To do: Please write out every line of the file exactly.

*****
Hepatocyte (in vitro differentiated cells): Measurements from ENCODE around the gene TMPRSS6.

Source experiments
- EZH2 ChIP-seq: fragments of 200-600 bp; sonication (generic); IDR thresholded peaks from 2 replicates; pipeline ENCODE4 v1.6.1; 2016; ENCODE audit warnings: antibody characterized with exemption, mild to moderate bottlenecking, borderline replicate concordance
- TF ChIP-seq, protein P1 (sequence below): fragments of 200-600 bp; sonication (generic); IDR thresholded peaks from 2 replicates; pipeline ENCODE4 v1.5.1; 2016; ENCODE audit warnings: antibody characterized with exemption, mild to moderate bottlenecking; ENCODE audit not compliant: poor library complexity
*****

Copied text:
Hepatocyte (in vitro differentiated cells): Measurements from ENCODE around the gene TMPRSS6.

Source experiments
- EZH2 ChIP-seq: fragments of 200-600 bp; sonication (generic); IDR thresholded peaks from 2 replicates; pipeline ENCODE4 v1.6.1; 2016; ENCODE audit warnings: antibody characterized with exemption, mild to moderate bottlenecking, borderline replicate concordance
- TF ChIP-seq, protein P1 (sequence below): fragments of 200-600 bp; sonication (generic); IDR thresholded peaks from 2 replicates; pipeline ENCODE4 v1.5.1; 2016; ENCODE audit warnings: antibody characterized with exemption, mild to moderate bottlenecking; ENCODE audit not compliant: poor library complexity